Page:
Ed Hawkins gets the stats book out for game two from Adelaide early on Tuesday and says India should be favourites for more sixes...
"Marcus Stoinis looks like a caveman, is built like a caveman and has, in the past, waved his bat with all the subtlety (or should we say brutality) of one"
Australia v India
Tuesday 15 January 03.20
Live on BT Sport
Edge on sixes
In their last two day-night one-day internationals at the Adelaide Oval Australia have hit only three sixes, and two of them came from the bat of one player, Chris Lynn. And he's been dropped from the squad.
Instead, Australia are trying a different approach to runscoring. The likes of Usman Khawaja and Peter Handscomb have been parachuted into the middle-order to try to set up a platform for damage later on.
Although both Khawaja and Handscomb are not trendy types for ODI these days, it could well pay off next summer in the World Cup in England. If the ball zips about through the air and off the seam, it might be smart to have circumspect batters to take the shine off, keep the scoreboard ticking and then make way for the brutes.
At the SCG in game one, Handscomb actually scored pretty quickly - it's churlish to criticise a strike rate of 115 - and was more brutal than Marcus Stoinis who looks like a caveman, is built like a caveman and has, in the past, waved his bat with all the subtlety (or should we say brutality) of one.
And if Jhye Richardson, who took four wickets, and Jason Behrendorrf (two for him) keep their spots to take their Perth Scorchers roadshow to the World Cup, Australia might not look so dumb after all. These two could be lethal if there's a bit of movement in England. Let's face it, there's always a bit of help.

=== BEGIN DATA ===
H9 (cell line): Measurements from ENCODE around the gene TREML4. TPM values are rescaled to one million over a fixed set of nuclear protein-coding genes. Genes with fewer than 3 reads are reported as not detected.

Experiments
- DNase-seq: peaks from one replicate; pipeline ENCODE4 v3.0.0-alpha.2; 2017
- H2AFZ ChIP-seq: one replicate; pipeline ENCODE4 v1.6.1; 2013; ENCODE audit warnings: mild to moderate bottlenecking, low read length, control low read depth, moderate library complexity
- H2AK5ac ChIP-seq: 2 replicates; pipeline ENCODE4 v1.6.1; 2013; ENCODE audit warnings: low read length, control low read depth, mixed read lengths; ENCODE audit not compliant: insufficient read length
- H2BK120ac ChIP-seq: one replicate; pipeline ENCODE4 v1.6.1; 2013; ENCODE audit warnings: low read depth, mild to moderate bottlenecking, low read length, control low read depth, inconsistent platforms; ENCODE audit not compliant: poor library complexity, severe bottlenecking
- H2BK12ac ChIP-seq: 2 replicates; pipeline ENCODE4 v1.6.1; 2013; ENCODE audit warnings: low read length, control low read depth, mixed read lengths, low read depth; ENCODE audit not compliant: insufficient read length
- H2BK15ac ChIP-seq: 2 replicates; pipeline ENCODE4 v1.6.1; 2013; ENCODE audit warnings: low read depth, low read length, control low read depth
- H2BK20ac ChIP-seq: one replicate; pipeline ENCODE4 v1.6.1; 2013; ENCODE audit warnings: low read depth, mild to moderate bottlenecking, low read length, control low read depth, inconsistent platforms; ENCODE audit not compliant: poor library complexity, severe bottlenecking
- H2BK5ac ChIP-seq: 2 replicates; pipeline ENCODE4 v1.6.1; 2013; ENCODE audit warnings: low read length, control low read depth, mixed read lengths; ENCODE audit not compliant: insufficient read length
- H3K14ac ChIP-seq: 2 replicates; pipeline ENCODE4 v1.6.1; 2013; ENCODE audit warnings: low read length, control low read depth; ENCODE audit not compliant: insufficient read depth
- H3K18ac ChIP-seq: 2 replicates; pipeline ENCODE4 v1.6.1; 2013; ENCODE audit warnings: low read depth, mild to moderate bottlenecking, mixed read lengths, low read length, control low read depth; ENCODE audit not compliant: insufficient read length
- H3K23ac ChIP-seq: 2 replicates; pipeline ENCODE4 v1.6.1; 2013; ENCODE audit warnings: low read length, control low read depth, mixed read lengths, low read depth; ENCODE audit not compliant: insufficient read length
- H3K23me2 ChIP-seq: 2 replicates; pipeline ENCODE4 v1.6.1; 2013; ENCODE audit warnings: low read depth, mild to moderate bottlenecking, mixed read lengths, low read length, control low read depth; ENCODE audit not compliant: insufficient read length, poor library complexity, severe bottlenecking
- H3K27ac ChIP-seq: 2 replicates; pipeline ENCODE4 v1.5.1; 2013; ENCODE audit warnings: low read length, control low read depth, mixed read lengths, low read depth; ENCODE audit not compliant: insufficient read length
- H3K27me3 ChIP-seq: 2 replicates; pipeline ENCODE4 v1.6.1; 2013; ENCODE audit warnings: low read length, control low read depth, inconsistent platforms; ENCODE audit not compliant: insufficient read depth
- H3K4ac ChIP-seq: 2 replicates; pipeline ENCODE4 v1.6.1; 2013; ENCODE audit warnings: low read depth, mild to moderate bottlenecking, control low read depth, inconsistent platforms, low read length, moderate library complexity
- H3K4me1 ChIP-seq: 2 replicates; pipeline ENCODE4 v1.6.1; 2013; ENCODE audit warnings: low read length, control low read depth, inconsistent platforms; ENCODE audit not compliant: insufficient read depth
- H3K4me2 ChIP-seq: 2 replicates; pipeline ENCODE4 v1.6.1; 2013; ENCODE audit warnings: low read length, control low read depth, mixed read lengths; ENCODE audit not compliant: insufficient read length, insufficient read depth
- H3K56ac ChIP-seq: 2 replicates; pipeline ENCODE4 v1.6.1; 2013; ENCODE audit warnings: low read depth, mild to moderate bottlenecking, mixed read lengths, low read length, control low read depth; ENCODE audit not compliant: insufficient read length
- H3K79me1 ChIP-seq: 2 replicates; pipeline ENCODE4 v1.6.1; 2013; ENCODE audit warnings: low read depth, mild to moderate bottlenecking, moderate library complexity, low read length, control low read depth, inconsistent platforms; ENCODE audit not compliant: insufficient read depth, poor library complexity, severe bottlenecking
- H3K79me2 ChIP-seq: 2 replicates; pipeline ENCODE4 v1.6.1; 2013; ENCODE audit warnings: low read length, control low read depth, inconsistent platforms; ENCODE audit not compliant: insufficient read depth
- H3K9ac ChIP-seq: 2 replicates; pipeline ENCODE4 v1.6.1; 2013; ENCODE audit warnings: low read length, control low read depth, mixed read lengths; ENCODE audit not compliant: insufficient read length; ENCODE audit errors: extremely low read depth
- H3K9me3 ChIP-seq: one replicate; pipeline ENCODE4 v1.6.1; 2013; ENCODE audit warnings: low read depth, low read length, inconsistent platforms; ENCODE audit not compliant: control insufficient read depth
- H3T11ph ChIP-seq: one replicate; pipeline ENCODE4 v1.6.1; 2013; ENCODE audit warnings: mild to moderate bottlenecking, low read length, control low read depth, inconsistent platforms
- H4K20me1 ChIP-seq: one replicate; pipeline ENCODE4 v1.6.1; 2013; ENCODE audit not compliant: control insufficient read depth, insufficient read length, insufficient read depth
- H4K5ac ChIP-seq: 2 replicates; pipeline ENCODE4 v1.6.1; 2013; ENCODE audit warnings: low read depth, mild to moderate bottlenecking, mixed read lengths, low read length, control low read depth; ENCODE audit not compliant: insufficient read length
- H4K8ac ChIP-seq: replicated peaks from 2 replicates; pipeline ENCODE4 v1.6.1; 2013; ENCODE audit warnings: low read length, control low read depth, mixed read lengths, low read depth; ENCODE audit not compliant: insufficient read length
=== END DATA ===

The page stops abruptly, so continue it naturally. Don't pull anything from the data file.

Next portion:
Australia could be at the start of a ODI redux. Going back in time to the good old days when they know they just don't have the players to play the modern way. Which is why we started talking about six appeal. The Aussies don't have much.
We expect Australia to dig in for twos and threes and fours in favour of the big shots. This change of tactic, clearly evidence by their choice of player, in line with their recent history of just not being very good at hitting sixes, should give us an edge.
The Sportsbook go 10/11 Australia v 11/10 India in a sixes match bet. That's the wrong favourite by our numbers. In the last 12 months Australia average 4.5 sixes per match. That is the same average as India's. A choice affair, then, surely? Well, maybe India should be favourites. Over a two-year study they average 5.16 sixes per match with the Aussies at 4.6.
Even in defeat in Sydney - and a 34-run deficit - India hit more sixsn than Australia. And by some distance. They notched seven to Australia's four. That haul from the hosts meant that under 6.5 sixes bet on Australia was a darn good one.
We'd love to be betting that line again but, alas, the market isn't available. This wager is not as good, of course, because we're relying on two sets of formbook to hold but it's still worthy of a play.
Rohit value holds
On our record we had Virat Kohli at 12/5 instead of 5/2 for top India runscorer honours at the SCG. With the Sportsbook going the same after he drew a blank we have to avoid the temptation to bet on him faring better.
Kohli is God-like and his paltry return of three runs was a surprise and it is not irrational to expect more from his bat. But price is the absolute king and we can't advise.
Instead Rohit Sharma remains value, just as we said. We betted him for a ton at 11/2 and he duly obliged. Some may also have been on him for top bat because we rated him at 13/8 when he was 11/4. This time 13/5 (Sportsbook) is available.
Ed Hawkins P-L
2019 - points p-l: +2.3 (6 points staked)
2018 - points p-l: +5.86 (87 points staked)
2017 - points p-l: +5.29 (26 points staked)